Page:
Nate Ritter lives in the Pacific Northwest (U.S.), popularized the #hashtag and creates web applications for a living. He also does miles and point hacking to enable cheap travel for his family. More here →

15 Comments on "Follow Friday? Nah. Unfollow Tuesday"

  1. Lach says:

    You are the man. We use Twitter for professional serendipity. We don’t know what’s going on in the community, but using this thing like a police scanner we can find out about emergencies before news breaks. In theory, we can get in there and have some real public information before the media’s beating down our doors, in the process we learn a lot about our connected community.

    Personally though, the s-factor has slowed down a lot on Twitter for sure. Questions remain unanswered, I rarely learn new things, and all the interesting people I hoped would join still haven’t.

    I had this same realization months ago when I locked down my profile and blocked a bunch of random folks. Twitter’s for friend stuff, but I gravely miss the s-factor of the early days. Remember meeting David Wallace? Remember business ideas we’d see? Gone. So sad.

    What’s next?

  2. DowntownRob says:

    I agree almost completely, and to a certain extent would do the same, except my serendipity is still unwaveringly positive and strong with the number of people I meet and hear from, so I’ll keep on trucking, unfollowing anyone that annoys me as I see fit. So far, everyone is still pretty interesting, or low-key enough for me not to notice they aren’t.

    – DowntownRob

  3. Brad Heintz says:

    It’s funny – by coincidence, today I did a light purge of my follow list as well. For me, it’s a matter of managing traffic vs. limited attention vs. the value I get from any one person’s stream of tweets. I still keep lots of non-friends in my list, and I still run across interesting people by following the RTs and conversations of the people I watch.

    I guess I haven’t seen quite the same value loss you have (at least not yet). The people I watch on Twitter tend not to retweet Ashton Kutcher or Miley Cyrus, and through them I’m still discovering more Rubyists and Hadoop hackers and authors and artists of interest.

    But I’m also very choosy about who I follow; I expect that unless I’m on vacation or working at something that requires 100% attention, I’m going to be looking at 100% of the tweets in my stream. (I generally don’t do this as they come in, btw, but batched every few hours.) You have to be adding value to my day for me to bother. I don’t follow advice like Guy Kawasaki’s inane dictum about following everyone who follows you – if I want 100% mutual links in my network, I know where to find Facebook & LinkedIn.

    If I’ve seen value loss anywhere, it’s the trending topics. Interesting stuff still comes up (e.g. #trafigura), but the hoi polloi have certainly diluted/polluted the trends. (Does that sound elitist? I can live with that.)

    So, that rambled. The short version: I sort of half-disagree with you – I think the effect you talk about is there, but it’s a lot in how you use the tool – the serendipity needn’t be lost.

  4. Ryan Graves says:

    Brilliant. I’ve created a separate account to “really follow” on twitter. It’s the only way it’s bearable.

    Looking forward to your results buddy.

    Cheers,
    Ryan

  5. kgsexton says:

    Hey thanks. Saw this on twitter via @bgraubart …

    But it seems everything is becoming a publishing platform … did you see this? http://econsultancy.com/blog/4771-why-facebook-could-be-the-next-big-news-publisher

    I am lamenting my old facebook as it becomes a business “tool” as well.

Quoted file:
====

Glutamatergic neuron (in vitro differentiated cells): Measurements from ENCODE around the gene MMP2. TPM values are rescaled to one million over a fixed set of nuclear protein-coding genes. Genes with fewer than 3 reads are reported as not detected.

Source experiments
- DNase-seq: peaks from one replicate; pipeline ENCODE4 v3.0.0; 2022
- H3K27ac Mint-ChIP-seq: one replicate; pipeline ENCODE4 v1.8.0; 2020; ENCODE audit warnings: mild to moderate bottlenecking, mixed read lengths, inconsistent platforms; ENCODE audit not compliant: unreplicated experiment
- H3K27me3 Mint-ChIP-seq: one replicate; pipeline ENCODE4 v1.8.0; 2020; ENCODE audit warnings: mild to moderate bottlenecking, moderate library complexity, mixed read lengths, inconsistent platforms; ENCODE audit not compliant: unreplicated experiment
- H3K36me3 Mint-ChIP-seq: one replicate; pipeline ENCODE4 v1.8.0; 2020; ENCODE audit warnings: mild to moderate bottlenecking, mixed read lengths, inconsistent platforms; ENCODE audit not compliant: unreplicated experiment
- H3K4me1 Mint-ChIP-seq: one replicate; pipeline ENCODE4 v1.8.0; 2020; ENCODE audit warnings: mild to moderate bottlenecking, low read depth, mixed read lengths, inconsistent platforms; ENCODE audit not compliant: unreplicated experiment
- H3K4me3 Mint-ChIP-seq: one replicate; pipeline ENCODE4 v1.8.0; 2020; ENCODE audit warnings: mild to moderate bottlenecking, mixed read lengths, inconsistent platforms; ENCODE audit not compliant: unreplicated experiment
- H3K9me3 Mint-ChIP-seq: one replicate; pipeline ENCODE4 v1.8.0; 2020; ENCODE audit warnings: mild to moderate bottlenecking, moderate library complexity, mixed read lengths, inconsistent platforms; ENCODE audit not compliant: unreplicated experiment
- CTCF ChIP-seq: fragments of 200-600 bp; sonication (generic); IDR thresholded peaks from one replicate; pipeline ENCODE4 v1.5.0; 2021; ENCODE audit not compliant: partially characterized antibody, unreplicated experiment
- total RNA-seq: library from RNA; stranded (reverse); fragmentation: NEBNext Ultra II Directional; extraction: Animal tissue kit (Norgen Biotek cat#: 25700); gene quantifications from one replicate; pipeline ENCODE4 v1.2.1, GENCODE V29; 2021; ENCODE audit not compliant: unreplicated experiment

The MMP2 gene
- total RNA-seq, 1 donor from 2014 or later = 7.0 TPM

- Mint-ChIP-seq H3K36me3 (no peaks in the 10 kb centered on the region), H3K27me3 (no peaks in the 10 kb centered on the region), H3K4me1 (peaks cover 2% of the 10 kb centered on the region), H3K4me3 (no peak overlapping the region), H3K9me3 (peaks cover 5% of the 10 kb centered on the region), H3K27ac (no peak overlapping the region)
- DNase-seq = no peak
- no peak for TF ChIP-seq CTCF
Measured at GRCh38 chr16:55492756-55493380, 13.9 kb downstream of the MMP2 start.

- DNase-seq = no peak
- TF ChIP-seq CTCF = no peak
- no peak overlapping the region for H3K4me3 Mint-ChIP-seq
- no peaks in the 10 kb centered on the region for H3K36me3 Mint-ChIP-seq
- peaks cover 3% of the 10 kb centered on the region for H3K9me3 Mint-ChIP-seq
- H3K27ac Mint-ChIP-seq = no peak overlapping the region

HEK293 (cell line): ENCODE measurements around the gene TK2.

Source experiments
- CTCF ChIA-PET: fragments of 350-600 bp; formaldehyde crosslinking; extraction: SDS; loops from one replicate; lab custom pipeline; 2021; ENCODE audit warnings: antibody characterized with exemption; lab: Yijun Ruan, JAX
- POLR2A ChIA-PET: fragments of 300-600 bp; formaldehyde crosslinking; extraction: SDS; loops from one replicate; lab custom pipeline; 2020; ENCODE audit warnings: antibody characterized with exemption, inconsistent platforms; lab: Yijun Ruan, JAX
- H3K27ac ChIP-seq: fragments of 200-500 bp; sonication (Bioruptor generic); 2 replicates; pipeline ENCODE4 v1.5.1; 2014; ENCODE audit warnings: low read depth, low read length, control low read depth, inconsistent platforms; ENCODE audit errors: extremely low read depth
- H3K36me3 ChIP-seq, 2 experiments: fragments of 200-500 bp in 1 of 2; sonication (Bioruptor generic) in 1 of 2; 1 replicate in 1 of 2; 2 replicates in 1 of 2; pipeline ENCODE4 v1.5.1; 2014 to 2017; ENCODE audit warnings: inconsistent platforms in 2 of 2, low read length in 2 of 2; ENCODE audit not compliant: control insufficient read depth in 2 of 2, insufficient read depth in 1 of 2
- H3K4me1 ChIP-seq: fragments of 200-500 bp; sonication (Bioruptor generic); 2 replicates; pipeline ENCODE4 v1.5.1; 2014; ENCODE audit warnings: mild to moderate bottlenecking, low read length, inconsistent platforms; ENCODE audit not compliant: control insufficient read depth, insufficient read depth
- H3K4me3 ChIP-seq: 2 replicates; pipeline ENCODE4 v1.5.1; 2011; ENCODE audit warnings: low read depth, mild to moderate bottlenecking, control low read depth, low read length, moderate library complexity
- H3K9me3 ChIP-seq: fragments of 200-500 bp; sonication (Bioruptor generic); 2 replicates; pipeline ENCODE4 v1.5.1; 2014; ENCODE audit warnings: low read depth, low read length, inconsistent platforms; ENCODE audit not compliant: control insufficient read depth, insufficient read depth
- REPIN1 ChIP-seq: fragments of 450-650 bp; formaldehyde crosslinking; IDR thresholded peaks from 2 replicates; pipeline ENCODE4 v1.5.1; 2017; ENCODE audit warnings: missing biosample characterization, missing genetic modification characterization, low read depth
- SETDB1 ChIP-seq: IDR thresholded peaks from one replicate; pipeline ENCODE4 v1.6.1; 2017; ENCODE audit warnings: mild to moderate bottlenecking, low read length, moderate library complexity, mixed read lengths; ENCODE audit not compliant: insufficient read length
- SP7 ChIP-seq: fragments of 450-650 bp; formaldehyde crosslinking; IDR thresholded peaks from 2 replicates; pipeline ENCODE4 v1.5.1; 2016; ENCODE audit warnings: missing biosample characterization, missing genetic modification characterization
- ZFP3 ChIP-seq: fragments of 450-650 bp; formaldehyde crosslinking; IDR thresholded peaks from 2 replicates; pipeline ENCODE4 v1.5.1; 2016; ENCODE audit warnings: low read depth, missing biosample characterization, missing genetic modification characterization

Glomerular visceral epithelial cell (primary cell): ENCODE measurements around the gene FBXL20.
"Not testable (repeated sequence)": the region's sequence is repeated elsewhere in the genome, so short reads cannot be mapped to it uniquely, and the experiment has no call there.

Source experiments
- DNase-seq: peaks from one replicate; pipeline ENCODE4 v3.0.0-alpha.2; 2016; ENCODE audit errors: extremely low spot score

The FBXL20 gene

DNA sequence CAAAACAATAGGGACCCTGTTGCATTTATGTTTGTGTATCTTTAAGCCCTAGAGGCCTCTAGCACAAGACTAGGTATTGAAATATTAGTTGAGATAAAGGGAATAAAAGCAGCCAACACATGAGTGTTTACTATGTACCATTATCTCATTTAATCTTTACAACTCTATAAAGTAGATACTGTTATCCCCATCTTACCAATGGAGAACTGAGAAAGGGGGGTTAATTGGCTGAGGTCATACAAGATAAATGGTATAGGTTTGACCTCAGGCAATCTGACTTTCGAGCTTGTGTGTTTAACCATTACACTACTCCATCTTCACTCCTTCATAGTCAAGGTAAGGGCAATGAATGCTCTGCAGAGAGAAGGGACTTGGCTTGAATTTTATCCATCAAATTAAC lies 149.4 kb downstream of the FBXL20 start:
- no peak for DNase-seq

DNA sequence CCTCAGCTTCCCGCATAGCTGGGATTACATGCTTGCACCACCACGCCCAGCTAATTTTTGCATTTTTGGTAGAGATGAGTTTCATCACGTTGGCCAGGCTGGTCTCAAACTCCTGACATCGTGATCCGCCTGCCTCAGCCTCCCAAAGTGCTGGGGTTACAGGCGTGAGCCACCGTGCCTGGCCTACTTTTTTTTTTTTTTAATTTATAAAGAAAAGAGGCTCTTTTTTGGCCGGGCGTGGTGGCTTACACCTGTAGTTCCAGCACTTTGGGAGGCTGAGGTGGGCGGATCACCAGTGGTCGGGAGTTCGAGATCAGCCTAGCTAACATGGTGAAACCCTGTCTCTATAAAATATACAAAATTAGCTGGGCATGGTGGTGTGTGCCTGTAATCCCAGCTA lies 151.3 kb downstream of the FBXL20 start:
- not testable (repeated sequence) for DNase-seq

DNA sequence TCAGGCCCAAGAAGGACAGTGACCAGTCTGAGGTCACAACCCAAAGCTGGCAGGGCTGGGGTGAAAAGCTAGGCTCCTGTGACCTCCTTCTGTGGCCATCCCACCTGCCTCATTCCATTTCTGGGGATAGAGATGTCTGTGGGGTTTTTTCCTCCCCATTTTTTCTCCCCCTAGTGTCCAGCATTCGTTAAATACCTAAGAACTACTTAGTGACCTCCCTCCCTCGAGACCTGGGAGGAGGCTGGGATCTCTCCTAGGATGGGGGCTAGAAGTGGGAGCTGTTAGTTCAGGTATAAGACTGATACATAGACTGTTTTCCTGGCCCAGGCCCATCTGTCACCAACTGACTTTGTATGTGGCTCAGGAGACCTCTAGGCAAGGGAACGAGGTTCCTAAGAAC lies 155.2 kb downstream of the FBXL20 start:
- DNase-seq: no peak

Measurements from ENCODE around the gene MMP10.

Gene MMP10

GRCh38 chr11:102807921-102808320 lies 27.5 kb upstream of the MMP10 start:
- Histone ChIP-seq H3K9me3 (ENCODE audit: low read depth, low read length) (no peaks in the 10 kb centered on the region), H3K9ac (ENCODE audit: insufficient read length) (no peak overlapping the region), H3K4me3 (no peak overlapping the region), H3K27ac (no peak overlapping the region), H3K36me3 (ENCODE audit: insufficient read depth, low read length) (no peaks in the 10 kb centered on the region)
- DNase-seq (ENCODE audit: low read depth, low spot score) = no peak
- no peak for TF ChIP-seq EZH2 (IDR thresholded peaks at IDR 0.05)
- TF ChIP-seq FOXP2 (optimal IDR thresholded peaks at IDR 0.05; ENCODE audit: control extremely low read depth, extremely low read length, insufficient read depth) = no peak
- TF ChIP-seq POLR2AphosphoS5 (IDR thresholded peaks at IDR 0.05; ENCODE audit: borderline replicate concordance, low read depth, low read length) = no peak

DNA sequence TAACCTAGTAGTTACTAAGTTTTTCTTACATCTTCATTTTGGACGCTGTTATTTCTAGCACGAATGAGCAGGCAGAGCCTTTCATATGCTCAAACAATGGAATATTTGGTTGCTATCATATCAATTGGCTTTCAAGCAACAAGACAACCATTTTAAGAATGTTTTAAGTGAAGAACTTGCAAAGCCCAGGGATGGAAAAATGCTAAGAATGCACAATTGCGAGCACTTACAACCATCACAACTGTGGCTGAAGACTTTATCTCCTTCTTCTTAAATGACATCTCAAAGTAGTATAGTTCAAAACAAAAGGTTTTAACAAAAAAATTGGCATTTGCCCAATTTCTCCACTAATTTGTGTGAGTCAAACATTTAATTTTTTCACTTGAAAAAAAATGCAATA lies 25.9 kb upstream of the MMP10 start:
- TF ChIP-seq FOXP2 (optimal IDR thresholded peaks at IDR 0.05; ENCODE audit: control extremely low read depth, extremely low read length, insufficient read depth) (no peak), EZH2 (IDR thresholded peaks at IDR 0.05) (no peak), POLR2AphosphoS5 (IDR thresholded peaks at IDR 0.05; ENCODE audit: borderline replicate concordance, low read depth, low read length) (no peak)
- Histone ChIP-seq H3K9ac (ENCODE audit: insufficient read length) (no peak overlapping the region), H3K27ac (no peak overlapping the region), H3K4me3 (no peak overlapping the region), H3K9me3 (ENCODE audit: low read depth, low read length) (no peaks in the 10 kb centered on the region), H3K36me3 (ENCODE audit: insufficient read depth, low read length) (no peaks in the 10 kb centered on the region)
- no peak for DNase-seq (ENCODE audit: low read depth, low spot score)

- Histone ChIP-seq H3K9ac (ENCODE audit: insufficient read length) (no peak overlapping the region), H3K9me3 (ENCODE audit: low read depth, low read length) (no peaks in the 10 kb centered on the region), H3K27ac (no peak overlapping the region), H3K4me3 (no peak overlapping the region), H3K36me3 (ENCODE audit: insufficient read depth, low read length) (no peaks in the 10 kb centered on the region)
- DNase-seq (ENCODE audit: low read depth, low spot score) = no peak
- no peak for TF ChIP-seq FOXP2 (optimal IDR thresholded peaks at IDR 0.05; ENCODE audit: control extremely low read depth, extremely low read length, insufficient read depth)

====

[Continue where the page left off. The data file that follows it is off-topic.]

6. nate says:

    I gravely miss the s-factor of the early days. Remember meeting David Wallace? Remember business ideas we’d see? Gone. So sad.
    ~Lach

    Lach, I fully agree. Meeting David Wallace was a huge highlight of the power of the “s-factor” for me. How hilarious is it that he is on the board of the very same organization that I created a twitter bot for… and we didn’t even know we were sitting at the same table sharing a coffee together until about 4 random events came together and 30 minutes into our conversation we figure that out. That’s awesome stuff and has tangible results. I’m sad to see the tool that created serendipity like that get so formalized.

    my serendipity is still unwaveringly positive and strong with the number of people I meet and hear from, so I’ll keep on trucking
    ~DowntownRob

    Rob, I don’t blame ya man. Keep doing what works.

    But I’m also very choosy about who I follow; I expect that unless I’m on vacation or working at something that requires 100% attention, I’m going to be looking at 100% of the tweets in my stream.
    ~Brad Heintz

    Brad, the way you use Twitter is the way I’m starting to use it now as well. Being choosy is the key. It betters the signal to noise ratio. And, I love that you’re unabashed about making sure the people you follow are adding value to your life. The pressure to re-follow or even follow someone because you met them once is pretty high in the crowd I run with, but I’m starting not to care anymore. I don’t add people at parties anymore. I’ll ask them what their handle is, and check their posts out later. That way, I don’t just add everyone and (literally) their dog. You’re a smart man. Better than I for keeping your stream clean and clear.

    Ryan, thanks for the kudos. I find it entertaining that people necessitate multiple accounts. One is usually for the perception and publishing, and the other is our real lives. This kind of behavior deserves a book on the subject. ;)

    Thanks to everyone for commenting. This kind of conversation makes my day!

  7. Jeronathon says:

    I find my self considering a few things after reading your post. I use tweet deck to filter the people that are really important or add value to my life and the rest which I occasionally follow up on. Incidentally the ratio is about 20/80. I am thinking about how much I really value that 80 percent or is most of it just noise.